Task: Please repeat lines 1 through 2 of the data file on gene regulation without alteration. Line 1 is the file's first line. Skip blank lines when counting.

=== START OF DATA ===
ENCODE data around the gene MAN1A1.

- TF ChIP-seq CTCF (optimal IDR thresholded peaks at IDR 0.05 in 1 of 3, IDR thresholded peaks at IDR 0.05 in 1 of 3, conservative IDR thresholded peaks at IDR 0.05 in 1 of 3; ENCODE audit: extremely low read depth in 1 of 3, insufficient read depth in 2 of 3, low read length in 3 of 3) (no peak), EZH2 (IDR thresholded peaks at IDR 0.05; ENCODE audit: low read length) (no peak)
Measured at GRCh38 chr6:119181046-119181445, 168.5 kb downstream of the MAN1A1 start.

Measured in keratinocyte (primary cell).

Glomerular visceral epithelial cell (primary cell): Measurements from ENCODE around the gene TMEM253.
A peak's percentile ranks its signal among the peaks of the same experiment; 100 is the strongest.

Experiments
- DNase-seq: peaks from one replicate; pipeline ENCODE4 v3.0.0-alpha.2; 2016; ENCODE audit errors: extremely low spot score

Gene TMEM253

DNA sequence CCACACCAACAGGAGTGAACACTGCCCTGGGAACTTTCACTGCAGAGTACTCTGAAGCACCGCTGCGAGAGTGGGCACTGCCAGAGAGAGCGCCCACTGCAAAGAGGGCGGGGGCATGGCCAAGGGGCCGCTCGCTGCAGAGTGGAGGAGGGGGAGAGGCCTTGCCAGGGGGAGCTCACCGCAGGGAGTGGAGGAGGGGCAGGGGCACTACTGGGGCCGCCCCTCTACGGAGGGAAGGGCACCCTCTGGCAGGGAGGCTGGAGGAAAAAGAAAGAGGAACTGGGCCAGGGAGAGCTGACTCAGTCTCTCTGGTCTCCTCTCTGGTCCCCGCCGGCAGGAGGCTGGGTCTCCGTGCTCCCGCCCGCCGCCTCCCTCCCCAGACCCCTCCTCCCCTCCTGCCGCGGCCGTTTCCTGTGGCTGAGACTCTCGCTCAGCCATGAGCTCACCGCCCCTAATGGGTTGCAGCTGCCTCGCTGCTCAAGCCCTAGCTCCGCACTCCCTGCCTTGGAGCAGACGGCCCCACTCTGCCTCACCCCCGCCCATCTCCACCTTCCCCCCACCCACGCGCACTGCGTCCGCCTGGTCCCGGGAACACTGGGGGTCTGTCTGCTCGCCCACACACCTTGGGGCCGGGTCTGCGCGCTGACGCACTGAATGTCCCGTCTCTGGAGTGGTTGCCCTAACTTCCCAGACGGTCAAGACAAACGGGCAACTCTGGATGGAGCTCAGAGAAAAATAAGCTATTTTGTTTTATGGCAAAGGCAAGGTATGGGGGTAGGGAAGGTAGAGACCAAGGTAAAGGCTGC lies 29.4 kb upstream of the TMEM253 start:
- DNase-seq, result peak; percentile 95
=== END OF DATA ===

ENCODE data around the gene MAN1A1.

- TF ChIP-seq CTCF (optimal IDR thresholded peaks at IDR 0.05 in 1 of 3, IDR thresholded peaks at IDR 0.05 in 1 of 3, conservative IDR thresholded peaks at IDR 0.05 in 1 of 3; ENCODE audit: extremely low read depth in 1 of 3, insufficient read depth in 2 of 3, low read length in 3 of 3) (no peak), EZH2 (IDR thresholded peaks at IDR 0.05; ENCODE audit: low read length) (no peak)